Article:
Public speaking is one of the most important and dreaded forms of communication and affects everyday interactions. Youth will be able to build this valuable skill that will have an enormous impact on their success in life and the workplace. The emphasis of the FL 4-H Public Speaking Program is on the growth of every student as we want to see all young students take pride in the expression of their ideas.
This year, more than 100 students from Chiefland Elementary School, Cedar Key School, and Williston Elementary School participated in the contest at the school level. Winners of each grade moved on to participate in the Levy County FL 4-H Public Speaking Contest on Nov. 17.
Contestants in the County Contest consisted of Wren Adams, Adriane Bertie, Darbi Davis, Reid Grant, Kataleyah Lablanc, Maybree Whitehurst, and Deja Miranda.
Kataleyah Leblanc earned First Place in the Elementary Division with her speech titled “The Arts.”
Maybree Whitehurst earned Second Place in the Elementary Division with her speech titled “Middle Child.”
Reid Grant earned Third Place in the Elementary Division with his speech titled “A Day on the Ranch.”
Deja Miranda earned First Place in the Middle School Division with her speech titled “Tom Ellis.”
The 4-H Program is an all-inclusive youth organization that offers a variety of youth involvement ranging from school-based programs to community clubs. Students are encouraged to join 4-H and find their passion by exploring the many opportunities the program has to offer.
For more information about the Levy County 4-H Program, please contact the UF/IFAS Extension Levy County Office at 352-486-5131.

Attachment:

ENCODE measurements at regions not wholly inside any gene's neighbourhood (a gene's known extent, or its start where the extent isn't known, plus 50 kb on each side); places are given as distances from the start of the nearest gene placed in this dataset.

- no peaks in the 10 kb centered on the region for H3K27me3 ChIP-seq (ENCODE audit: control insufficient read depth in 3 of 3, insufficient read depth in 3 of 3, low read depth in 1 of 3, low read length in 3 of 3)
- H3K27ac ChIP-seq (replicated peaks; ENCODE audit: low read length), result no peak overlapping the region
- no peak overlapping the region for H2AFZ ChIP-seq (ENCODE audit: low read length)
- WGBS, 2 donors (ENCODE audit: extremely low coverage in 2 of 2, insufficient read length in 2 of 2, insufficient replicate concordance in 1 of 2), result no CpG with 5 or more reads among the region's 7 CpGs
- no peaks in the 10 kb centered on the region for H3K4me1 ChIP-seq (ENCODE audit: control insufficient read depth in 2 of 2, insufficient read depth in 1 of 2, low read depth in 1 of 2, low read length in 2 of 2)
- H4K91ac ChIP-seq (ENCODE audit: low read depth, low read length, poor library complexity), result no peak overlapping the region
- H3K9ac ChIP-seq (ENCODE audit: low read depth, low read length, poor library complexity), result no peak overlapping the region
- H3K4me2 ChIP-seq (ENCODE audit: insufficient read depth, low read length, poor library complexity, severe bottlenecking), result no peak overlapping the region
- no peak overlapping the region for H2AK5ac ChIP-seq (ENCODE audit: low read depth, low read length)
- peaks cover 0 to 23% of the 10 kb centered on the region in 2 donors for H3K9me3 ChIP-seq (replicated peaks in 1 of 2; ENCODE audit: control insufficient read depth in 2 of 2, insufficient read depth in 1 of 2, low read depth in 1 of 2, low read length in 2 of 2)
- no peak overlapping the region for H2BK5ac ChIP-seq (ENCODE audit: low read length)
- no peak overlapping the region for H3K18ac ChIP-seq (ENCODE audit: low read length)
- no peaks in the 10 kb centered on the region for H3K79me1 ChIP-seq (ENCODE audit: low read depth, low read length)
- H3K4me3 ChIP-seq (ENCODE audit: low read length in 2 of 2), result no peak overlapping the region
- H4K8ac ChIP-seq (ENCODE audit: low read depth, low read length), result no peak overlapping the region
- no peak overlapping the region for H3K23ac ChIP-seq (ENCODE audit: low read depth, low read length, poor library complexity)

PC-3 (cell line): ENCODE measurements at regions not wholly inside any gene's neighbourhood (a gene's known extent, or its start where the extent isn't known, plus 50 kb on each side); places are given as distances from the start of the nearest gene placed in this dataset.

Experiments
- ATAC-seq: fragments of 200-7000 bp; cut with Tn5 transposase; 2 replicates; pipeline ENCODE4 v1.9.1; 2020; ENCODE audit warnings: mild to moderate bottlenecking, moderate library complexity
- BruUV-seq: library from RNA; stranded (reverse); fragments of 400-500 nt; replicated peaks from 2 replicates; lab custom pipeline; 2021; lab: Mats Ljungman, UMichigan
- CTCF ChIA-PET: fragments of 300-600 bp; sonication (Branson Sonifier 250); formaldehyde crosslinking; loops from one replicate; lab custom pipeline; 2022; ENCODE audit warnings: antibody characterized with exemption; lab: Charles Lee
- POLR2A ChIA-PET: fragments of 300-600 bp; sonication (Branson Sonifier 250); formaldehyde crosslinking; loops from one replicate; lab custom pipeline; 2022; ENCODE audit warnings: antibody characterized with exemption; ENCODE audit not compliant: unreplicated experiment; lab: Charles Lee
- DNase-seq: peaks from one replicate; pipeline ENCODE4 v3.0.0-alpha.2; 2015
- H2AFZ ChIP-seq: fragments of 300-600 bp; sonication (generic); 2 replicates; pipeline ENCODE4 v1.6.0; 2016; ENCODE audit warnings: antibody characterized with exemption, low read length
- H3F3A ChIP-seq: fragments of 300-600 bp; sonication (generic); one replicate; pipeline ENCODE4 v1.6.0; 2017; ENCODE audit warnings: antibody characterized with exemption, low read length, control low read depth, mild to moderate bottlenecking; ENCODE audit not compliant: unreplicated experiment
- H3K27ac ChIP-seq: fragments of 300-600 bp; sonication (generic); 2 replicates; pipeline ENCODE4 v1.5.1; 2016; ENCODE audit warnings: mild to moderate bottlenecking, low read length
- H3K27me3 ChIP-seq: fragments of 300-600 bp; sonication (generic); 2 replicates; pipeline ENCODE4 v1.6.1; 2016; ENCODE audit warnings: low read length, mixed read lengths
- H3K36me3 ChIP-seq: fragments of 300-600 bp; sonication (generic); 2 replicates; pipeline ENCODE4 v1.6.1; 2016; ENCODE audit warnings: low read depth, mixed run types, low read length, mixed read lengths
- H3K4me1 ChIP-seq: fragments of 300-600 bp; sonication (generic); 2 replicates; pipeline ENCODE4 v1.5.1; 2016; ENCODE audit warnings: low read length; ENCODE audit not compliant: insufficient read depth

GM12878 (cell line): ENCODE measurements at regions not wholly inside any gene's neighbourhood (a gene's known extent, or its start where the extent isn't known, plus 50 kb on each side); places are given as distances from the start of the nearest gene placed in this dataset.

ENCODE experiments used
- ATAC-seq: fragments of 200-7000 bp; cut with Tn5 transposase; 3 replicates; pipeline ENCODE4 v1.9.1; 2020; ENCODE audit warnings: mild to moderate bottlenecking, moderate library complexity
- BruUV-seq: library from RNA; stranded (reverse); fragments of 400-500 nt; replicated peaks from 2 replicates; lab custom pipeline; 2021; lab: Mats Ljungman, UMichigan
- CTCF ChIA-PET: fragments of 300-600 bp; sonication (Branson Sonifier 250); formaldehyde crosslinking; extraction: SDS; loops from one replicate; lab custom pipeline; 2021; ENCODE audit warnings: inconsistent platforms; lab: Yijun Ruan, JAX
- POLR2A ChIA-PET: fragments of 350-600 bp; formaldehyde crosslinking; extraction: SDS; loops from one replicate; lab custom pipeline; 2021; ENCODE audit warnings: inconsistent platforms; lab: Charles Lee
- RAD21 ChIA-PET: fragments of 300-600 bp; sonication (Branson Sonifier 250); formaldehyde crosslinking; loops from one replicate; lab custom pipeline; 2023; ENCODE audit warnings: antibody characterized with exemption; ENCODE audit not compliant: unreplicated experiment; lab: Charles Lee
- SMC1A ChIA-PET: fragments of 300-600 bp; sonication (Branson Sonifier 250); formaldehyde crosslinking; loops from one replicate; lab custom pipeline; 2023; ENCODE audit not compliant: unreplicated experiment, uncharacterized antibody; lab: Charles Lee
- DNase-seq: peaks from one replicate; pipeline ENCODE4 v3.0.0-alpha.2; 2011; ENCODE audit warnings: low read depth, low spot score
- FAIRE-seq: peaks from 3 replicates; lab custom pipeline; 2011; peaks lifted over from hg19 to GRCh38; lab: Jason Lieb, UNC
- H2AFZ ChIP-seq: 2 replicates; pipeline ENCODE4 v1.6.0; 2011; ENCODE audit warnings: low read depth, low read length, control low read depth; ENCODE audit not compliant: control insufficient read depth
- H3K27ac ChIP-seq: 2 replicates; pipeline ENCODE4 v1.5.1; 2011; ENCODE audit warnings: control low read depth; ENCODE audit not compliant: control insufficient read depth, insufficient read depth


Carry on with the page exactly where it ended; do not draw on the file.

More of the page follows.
Marion County fights litter
Information and Graphic Provided
By Marion County Public Relations Director Bobbi Perez
Published Nov. 17, 2022 at 7:12 a.m.
OCALA -- At the Nov. 15 meeting of the Marion County Commission, Solid Waste Director Mark Johnson and Solid Waste Resources Liaison Lucy Flores kicked off an anti-litter campaign in Marion County.
The anti-litter campaign is the result of discussion by the Litter Task Force initiative. The Litter Task Force was an advisory board created in 2021 at the request of Commissioner Craig Curry. The purpose of the task force was to “enlist the entire community in an effort to eradicate litter and illegal dumping, while changing the mindset and behavior of those that live, work, and play within Marion County.”
Some highlights from the anti-litter campaign kickoff included a recap of what is being done now in Marion County to eradicate litter, as well as a timeline of upcoming action items including a mascot, a litter-free pledge, billboards, bus wraps, and informational QR code cards to educate the public. Another significant portion of the campaign includes an initiative with Marion County Public Schools to help educate the community on the negative affects litter has on our environment.